Jeremy Blatherwick from Tallents Solicitors in Newark, explains the key facts regarding terms and conditions that every business owner should be aware of. Terms and conditions are, in essence, the terms of contract between a business and the customer. For a business, they are designed to protect its rights, limit liabilities and provide some peace of mind that you will receive payment when selling goods or providing services. For customers, they also provide protection if a business fails to live up to its promises. Says Jeremy, “Never underestimate the importance of getting the wording of your terms and conditions right. It’s not enough to simply copy them from a similar business, or get them from the internet. They form a legal contract with your customers, so you should always consult a solicitor when drawing them up.” At their most basic, terms and conditions should cover:
  • Costs
  • Terms of delivery
  • When the legal ownership for any goods passes from the business to the customer
  • Delivery arrangements
  • Payment terms – in advance, or in arrears? Is there a discount for paying early or the possibility of paying by instalments?
  • Credit limits and credit periods – if you don’t set any, then the law defaults to 30 days
  • Your right to charge interest on late payments and claim compensation for any debt recovery costs
  • Termination rights (for both the business and the customer)
  • Your commitment to quality
  • The Data Protection Act and what you will do with your customer’s data.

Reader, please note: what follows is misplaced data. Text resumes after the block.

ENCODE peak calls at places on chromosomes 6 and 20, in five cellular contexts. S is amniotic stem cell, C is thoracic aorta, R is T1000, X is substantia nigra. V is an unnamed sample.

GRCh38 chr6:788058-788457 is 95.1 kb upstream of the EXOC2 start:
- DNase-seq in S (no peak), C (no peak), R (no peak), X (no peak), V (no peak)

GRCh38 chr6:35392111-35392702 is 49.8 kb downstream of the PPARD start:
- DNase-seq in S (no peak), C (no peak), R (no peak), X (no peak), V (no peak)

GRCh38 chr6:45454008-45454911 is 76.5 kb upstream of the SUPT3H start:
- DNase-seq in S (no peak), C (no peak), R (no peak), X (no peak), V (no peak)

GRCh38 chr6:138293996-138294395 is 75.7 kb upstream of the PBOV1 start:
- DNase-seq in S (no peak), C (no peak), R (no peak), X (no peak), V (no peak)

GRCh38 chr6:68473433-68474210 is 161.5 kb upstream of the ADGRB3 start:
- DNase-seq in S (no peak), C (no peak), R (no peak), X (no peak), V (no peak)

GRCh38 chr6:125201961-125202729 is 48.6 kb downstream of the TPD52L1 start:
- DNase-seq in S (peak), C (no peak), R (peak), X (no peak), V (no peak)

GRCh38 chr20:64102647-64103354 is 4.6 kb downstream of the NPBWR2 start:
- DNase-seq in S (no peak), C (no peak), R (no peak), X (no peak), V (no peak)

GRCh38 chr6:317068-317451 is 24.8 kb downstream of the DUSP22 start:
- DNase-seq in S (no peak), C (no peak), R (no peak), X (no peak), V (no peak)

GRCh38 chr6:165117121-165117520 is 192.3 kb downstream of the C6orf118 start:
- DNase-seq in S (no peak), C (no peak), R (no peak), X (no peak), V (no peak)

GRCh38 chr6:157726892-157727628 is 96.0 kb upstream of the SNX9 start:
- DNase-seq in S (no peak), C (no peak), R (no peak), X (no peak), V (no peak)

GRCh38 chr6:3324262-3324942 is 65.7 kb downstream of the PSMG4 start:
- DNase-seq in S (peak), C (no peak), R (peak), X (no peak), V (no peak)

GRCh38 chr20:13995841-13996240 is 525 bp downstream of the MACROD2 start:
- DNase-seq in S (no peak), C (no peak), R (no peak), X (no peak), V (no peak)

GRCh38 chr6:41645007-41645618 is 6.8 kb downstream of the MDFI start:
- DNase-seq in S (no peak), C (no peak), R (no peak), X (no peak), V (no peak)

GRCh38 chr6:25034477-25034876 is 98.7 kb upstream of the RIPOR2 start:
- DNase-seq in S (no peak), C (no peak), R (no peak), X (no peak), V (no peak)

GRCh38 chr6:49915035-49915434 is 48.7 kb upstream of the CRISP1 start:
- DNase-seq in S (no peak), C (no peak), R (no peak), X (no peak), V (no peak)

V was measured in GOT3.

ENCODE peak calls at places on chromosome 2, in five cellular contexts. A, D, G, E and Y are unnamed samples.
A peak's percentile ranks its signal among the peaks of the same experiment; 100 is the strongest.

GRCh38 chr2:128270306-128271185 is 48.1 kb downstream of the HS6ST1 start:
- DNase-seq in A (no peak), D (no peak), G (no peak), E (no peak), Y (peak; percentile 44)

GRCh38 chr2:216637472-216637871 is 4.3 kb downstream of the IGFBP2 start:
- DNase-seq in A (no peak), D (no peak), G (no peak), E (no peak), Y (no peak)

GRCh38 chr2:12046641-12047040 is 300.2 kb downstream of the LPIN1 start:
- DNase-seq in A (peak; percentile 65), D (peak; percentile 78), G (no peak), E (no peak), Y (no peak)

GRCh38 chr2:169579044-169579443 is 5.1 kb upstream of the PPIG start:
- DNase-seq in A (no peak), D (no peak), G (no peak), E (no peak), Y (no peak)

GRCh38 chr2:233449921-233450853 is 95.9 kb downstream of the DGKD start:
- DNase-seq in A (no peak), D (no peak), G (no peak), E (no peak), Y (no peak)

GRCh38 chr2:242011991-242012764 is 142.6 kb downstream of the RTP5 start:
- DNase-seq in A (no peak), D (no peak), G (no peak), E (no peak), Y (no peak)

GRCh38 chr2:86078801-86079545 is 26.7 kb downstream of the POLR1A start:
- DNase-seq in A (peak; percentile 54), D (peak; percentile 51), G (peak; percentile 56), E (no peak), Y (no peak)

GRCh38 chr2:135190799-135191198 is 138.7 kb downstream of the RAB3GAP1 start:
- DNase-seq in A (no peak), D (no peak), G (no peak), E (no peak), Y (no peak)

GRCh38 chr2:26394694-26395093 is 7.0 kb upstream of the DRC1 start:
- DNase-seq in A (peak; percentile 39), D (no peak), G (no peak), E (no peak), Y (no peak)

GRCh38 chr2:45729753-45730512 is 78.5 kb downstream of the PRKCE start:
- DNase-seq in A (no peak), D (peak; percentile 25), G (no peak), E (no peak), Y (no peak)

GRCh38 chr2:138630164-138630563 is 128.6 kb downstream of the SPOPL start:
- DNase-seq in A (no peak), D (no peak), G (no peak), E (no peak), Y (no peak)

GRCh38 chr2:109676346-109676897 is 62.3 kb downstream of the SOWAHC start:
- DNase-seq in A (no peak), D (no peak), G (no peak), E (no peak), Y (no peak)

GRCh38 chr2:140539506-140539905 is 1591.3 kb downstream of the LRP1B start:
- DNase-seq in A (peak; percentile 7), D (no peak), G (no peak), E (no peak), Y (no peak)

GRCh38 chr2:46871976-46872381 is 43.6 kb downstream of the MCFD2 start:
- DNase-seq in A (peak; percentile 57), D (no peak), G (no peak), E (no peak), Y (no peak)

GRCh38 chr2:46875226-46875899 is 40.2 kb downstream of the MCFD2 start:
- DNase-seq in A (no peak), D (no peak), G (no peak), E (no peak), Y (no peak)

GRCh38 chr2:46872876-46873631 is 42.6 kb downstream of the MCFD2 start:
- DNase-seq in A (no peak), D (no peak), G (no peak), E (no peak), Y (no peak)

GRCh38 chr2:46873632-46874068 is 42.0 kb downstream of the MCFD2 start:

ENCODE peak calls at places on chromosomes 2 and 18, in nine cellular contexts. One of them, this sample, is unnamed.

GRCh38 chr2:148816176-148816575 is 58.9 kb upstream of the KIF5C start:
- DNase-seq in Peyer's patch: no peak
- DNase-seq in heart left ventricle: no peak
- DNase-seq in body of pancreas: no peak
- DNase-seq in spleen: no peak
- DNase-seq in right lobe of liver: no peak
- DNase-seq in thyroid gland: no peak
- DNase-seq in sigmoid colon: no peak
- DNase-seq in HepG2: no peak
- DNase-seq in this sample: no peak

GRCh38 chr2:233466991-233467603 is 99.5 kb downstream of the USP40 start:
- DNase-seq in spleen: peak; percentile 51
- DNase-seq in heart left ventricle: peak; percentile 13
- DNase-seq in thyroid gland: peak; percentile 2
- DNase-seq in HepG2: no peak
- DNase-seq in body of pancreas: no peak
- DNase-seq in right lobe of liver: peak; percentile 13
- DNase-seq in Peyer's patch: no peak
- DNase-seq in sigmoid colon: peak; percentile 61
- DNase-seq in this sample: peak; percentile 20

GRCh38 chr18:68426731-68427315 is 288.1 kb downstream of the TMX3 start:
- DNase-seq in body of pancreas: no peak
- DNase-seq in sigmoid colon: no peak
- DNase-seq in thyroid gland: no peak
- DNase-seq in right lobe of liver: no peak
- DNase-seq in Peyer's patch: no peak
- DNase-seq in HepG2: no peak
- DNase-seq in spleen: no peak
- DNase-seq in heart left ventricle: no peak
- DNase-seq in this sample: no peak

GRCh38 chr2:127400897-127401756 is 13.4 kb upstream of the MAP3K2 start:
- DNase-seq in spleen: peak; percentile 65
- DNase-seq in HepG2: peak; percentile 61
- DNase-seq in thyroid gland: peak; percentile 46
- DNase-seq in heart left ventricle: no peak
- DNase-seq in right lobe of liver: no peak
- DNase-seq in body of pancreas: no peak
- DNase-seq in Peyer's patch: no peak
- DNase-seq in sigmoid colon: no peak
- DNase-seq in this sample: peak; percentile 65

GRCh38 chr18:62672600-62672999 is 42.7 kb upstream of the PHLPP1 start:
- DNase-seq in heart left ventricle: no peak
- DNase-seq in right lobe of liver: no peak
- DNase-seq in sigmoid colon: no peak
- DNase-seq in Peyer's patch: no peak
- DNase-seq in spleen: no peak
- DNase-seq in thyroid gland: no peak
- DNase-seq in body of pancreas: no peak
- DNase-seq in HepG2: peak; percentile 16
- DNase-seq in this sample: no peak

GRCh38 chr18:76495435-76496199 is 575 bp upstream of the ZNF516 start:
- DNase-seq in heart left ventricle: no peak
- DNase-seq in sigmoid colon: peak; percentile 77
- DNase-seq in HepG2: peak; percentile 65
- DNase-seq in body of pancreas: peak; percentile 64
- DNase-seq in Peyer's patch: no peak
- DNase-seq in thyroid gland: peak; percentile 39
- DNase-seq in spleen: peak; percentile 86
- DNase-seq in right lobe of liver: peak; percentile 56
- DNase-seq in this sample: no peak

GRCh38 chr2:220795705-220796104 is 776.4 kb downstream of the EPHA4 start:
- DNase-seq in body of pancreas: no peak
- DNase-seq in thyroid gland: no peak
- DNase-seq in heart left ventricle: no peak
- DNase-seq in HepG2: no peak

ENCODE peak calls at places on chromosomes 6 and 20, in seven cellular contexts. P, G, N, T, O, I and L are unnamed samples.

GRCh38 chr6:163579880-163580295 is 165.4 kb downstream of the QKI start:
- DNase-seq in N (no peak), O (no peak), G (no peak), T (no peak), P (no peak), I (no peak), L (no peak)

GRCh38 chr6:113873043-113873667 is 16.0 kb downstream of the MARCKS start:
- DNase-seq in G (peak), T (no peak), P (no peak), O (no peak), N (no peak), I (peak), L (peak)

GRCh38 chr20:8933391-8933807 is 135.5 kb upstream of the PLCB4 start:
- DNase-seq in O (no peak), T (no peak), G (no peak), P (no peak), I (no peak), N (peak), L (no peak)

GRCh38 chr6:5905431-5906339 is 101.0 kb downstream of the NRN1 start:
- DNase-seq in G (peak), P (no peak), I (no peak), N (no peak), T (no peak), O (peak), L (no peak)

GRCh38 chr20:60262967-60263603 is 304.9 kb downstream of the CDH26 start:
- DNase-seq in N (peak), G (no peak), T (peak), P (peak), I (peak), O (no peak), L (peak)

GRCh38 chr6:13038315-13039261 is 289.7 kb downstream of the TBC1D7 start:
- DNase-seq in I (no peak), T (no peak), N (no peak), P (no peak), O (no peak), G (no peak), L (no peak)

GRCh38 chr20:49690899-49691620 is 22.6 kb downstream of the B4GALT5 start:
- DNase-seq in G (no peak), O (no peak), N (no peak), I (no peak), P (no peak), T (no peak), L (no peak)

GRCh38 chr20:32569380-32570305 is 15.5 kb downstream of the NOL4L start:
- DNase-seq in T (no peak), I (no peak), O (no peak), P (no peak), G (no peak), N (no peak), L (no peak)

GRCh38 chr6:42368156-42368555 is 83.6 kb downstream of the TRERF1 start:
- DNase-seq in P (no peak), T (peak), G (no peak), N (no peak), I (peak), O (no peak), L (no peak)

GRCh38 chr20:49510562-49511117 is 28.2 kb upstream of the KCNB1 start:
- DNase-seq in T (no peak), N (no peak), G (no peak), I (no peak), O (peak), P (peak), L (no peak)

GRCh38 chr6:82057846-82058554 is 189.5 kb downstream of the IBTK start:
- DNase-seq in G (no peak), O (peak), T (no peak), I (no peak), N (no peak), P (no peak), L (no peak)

Jeremy continues, “It’s also very important to understand ‘when’ you should make customers aware of your terms and conditions so that they are legally binding and enforceable. It’s not sufficient just to print them on the back of your invoices, sit back and hope for the best. Customers should be made aware of, and agree to, your terms and conditions long before the invoice is sent to them. We recommend that terms and conditions should be explained, or made available, to customers at the very start of your relationship with them, for example on your estimate or quotation for work, or on your website. “At the very least, they should be given to the customer when they place an order with you. This gives the customer the opportunity to consider and raise any issues before proceeding with the order.” Jeremy comments, Businesses that trade online also need to be aware of the Distance Selling Regulations (DSR) and ensure their terms and conditions encompass these consumer rights. Online consumers actually have more rights than if they shop on the high street, so all businesses should ensure they are fully compliant with DSR if they wish to enforce their terms and conditions.” The DSR means that, unless explicitly told otherwise by the business in their terms and conditions, online consumers can:
  • Tell a shop they’d like to cancel their order anytime from placing it, up to seven working days from the day after they receive it.
  • They can expect a refund of the original postage charge if they cancel within this time.
  • They can expect a free returns service.
In the event of a dispute, the enforceability of terms and conditions is greatly weakened if they have not been incorporated into an agreement before it is completed. Jeremy says, “Terms and conditions that have just been sent out with a delivery note or invoice do not afford the customer the opportunity to raise any issues before you make a request for payment. In dispute situations, terms and conditions that have been issued in this way may not form a legally binding contract between you and the customer as the contract has already been entered into and obligations will have, most likely, been completed, whether satisfactory to both parties or not.” Jeremy concludes, “For peace of mind, we recommend that business owners review their terms and conditions regularly, and always consult a solicitor when drawing them up. Not to do so could leave a business out of time and out of pocket for something that could have been sorted quickly and easily.”
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